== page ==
Jenny Durkan leads in early results for Seattle mayor
SEATTLE – Former U.S. Attorney Jenny Durkan and urban planner Cary Moon were leading a crowded primary field to become Seattle’s next mayor on Tuesday.
In all, 21 candidates filed to replace incumbent Ed Murray. The top two finishers will be on the November ballot.
After the first batch of ballots was counted, Durkan, 59, U.S. attorney in Seattle from 2009 to 2014, was winning with almost 32 percent of the vote. Moon had about 15.6 percent, followed closely by Nikkita Oliver, who had more than 12 percent.
WATCH: Jenny Durkan speaks on her lead in Seattle mayoral race:
Trailing them were former State Rep. Rep. Jessyn Farrell, state Sen. Bob Hasegawa and former Mayor Mike McGinn.
"Are you fired up and ready to go?" Durkan asked her supporters, quoting President Obama.
"I think it looks good for us all the way to November," she said in an interview. "Our message, our campaign was really connecting with people.
If the trends hold, Seattle will have its first woman mayor since Bertha Knight Landes was elected in 1926.
Oliver is a teacher and poet, an activist with Black Lives Matter and leader of the city's newly minted Peoples Party. Cary Moon is a self-admitted policy wonk, engineer and urban planner.
WATCH: Cary Moon, second behind Durkan, speaks on Seattle mayoral race:
Moon said in an interview that she plans "to build a true coalition of progressive .. because that's what we're going to need to beat the establishment candidate."
Oliver told her supporters that "tonight is about celebration ... and acknowledging the power of our movement."
Murray seemed to have an easy road to his second term until he was sued by a man who claimed the mayor paid him for sex as a teenager in the 1980s. Murray denied the allegations, and the lawsuit was dropped.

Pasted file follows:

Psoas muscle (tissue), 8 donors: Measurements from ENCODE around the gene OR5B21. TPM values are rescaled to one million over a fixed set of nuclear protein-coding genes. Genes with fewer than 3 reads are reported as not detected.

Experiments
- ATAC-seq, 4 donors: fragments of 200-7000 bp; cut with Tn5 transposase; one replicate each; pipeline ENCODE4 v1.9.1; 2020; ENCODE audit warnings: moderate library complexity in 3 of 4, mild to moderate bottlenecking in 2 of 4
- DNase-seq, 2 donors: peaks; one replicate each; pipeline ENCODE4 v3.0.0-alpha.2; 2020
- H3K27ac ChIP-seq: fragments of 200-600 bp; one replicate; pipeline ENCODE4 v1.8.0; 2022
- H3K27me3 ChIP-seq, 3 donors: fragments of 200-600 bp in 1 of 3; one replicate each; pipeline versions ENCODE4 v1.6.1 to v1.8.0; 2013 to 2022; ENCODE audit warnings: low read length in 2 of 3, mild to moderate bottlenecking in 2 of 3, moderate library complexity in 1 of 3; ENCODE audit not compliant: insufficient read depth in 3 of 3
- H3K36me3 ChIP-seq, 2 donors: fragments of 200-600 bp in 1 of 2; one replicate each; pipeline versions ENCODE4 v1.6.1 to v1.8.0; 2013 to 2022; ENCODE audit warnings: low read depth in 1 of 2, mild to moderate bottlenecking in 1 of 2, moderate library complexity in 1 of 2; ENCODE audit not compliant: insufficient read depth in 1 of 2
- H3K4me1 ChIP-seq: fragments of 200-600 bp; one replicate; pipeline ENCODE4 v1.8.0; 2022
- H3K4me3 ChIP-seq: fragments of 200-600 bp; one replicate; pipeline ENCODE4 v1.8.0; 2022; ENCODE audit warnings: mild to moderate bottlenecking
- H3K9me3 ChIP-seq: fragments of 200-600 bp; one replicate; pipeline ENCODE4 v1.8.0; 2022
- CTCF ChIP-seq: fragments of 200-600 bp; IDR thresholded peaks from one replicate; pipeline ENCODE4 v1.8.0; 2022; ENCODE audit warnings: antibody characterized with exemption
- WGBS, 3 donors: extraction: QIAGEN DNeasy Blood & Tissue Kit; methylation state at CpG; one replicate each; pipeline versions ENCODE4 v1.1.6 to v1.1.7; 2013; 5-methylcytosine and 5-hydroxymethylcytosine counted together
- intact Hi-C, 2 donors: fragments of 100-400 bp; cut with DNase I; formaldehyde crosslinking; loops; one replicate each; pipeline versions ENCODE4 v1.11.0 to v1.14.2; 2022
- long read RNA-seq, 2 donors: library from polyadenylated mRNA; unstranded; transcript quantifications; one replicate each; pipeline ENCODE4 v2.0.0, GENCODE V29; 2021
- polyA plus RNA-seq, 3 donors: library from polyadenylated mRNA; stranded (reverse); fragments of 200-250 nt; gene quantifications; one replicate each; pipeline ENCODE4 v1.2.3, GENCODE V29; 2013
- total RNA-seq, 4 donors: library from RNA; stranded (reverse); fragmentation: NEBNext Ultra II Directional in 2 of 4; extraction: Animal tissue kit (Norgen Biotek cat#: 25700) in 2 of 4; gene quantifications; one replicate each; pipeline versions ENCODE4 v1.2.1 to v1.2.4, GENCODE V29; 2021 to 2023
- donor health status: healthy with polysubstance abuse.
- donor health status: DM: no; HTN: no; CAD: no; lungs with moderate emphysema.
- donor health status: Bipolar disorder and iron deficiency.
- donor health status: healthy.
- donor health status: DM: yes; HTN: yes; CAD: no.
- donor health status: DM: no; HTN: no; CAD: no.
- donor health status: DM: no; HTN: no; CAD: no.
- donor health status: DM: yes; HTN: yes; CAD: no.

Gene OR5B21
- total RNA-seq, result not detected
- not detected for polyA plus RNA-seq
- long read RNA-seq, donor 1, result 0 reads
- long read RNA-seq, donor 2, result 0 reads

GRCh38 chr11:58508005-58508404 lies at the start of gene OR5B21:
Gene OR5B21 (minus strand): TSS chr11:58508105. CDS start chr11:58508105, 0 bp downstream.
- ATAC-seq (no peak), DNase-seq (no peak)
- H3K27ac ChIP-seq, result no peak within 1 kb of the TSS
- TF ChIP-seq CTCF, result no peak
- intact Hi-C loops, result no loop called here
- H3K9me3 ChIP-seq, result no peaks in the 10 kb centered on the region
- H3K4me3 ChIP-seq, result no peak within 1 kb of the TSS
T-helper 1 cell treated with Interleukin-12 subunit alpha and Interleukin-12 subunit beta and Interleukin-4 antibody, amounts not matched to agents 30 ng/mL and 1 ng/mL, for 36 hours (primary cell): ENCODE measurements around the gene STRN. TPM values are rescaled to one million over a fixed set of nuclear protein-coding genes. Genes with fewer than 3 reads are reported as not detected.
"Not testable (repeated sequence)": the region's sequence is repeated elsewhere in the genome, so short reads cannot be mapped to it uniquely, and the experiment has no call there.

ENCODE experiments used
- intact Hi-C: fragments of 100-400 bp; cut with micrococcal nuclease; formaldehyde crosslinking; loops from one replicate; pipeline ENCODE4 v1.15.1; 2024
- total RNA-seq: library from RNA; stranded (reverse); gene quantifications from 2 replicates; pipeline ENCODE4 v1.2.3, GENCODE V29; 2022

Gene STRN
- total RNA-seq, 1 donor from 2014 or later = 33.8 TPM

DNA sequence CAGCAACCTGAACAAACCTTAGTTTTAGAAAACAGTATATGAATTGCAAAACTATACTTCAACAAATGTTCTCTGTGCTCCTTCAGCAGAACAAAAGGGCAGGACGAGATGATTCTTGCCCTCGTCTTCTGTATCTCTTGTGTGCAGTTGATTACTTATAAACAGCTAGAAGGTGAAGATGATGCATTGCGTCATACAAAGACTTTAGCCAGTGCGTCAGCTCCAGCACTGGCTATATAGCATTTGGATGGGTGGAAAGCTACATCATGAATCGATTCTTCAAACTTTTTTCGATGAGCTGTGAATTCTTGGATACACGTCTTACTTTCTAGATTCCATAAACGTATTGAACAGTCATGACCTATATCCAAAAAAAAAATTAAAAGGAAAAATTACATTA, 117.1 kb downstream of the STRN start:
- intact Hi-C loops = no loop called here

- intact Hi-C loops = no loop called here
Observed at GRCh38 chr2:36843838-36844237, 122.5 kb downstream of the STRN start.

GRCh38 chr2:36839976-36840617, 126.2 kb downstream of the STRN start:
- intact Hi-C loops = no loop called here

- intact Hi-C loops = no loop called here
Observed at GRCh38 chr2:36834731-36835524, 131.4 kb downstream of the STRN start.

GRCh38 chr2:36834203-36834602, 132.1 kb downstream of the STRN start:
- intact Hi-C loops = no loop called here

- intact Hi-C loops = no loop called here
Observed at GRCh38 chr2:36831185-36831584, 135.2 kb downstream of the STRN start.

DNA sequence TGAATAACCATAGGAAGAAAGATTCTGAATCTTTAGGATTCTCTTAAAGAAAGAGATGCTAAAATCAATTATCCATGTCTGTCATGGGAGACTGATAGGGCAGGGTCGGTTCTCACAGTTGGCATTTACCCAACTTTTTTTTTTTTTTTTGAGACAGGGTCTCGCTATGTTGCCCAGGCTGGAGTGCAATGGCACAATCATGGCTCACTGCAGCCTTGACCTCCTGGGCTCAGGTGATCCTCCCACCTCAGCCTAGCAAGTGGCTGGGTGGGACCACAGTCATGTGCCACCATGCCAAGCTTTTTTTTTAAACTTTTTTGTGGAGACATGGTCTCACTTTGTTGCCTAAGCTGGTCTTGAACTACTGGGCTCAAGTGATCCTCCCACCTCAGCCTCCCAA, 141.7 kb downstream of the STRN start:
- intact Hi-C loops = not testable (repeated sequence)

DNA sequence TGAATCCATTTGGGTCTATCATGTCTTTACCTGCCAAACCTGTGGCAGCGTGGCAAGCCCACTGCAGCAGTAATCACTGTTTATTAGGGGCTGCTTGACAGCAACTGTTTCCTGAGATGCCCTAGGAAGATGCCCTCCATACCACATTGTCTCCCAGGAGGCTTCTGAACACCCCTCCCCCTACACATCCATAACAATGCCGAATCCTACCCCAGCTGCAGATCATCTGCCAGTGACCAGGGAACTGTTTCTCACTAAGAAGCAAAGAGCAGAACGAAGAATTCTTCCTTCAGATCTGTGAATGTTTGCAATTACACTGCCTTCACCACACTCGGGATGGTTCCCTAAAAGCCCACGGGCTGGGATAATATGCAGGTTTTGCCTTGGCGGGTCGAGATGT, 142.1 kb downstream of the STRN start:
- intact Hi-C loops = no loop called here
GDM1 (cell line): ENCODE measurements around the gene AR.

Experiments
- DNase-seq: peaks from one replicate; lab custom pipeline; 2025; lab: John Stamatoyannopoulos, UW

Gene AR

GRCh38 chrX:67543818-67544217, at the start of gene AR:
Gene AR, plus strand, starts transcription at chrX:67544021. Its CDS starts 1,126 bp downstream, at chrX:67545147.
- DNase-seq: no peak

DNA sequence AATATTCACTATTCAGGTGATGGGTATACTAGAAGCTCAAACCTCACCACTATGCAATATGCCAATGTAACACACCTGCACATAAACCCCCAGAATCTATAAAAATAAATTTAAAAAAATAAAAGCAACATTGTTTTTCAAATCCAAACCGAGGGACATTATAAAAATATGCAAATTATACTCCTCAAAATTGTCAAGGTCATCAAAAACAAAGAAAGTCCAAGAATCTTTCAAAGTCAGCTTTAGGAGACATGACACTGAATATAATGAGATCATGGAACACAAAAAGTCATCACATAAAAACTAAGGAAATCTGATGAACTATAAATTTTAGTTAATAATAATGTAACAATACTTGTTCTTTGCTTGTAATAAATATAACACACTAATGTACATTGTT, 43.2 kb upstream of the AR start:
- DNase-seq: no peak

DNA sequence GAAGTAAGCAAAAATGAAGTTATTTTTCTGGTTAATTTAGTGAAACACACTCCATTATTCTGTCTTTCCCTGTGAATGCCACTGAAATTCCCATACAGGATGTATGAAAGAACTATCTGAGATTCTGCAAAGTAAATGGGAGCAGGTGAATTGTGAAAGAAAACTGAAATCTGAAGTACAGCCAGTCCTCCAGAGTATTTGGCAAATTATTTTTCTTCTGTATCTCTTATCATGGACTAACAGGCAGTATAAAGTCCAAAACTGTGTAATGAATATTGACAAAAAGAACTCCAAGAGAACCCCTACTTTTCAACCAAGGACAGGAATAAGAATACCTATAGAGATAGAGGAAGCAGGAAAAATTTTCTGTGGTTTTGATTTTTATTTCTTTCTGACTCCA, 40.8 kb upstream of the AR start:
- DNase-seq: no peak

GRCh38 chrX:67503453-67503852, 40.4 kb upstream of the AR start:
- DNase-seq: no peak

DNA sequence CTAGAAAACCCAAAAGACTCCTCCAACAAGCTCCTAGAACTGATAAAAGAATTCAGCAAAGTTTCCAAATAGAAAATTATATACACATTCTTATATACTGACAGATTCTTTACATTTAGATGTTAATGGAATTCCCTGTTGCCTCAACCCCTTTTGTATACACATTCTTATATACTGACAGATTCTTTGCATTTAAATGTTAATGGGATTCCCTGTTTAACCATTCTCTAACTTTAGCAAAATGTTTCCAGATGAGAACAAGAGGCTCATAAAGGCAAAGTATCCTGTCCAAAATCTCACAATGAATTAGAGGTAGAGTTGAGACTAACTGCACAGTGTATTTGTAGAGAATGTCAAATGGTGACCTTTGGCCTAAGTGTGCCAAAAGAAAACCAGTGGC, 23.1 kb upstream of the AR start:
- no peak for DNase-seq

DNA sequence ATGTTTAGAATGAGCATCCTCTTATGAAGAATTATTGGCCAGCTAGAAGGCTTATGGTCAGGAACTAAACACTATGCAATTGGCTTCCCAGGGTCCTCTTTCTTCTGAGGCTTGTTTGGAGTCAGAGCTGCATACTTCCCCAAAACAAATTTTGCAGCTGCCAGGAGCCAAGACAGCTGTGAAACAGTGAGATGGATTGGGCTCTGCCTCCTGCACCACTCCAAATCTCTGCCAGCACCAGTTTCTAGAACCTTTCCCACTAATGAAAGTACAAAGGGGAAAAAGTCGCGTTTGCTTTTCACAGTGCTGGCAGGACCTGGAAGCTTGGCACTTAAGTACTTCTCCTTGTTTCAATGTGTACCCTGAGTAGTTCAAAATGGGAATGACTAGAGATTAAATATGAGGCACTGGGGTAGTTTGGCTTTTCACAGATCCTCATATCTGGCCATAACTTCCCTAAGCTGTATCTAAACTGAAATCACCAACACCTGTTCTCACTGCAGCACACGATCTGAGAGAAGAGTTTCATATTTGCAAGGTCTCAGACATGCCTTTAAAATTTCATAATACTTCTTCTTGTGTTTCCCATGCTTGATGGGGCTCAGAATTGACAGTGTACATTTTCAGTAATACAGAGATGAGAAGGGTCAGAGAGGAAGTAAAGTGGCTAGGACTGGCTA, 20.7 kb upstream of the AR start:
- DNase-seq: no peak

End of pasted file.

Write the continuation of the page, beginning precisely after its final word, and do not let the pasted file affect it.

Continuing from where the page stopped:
Still the allegations dogged Murray, who decided not to seek re-election.
The primary came as the city is booming but also worried that the economic growth is driving way middle- and working-class people .
The debate among candidates has focused on taxes and inequality among residents in a city that has seen median house prices double over the last five years to more than $700,000. Several leading candidates want to ask big corporations to pay more taxes and to invoke a city-wide income tax targeting rich residents — even though the legality of such a levy is in question for Washington state.
While advocating tax hikes is politically risky in many other parts of the U.S., voters in the Pacific Northwest's largest city have consistently backed money-raising initiatives and have elected a very liberal city council that approved a $15 minimum wage in 2014 and includes among its members a Socialist who has said big corporations like Boeing Co. should be owned by its workers.
Last month the City Council unanimously voted to impose a 2.25 percent tax on the city's highest earners. The measure faces court challenges from opponents who call the tax proposal illegal and unconstitutional. Washington is one of seven states without a personal income tax, and a state law passed in 1984 prohibits local and regional governments from imposing taxes on income.
City officials estimate the income tax would raise about $140 million annually. Supporters have said the revenue could be used to lower property taxes and pay for public services such as transit and public housing. The majority of taxes in Seattle and Washington state come from sales and property taxes, which critics say unfairly targets those of lesser means.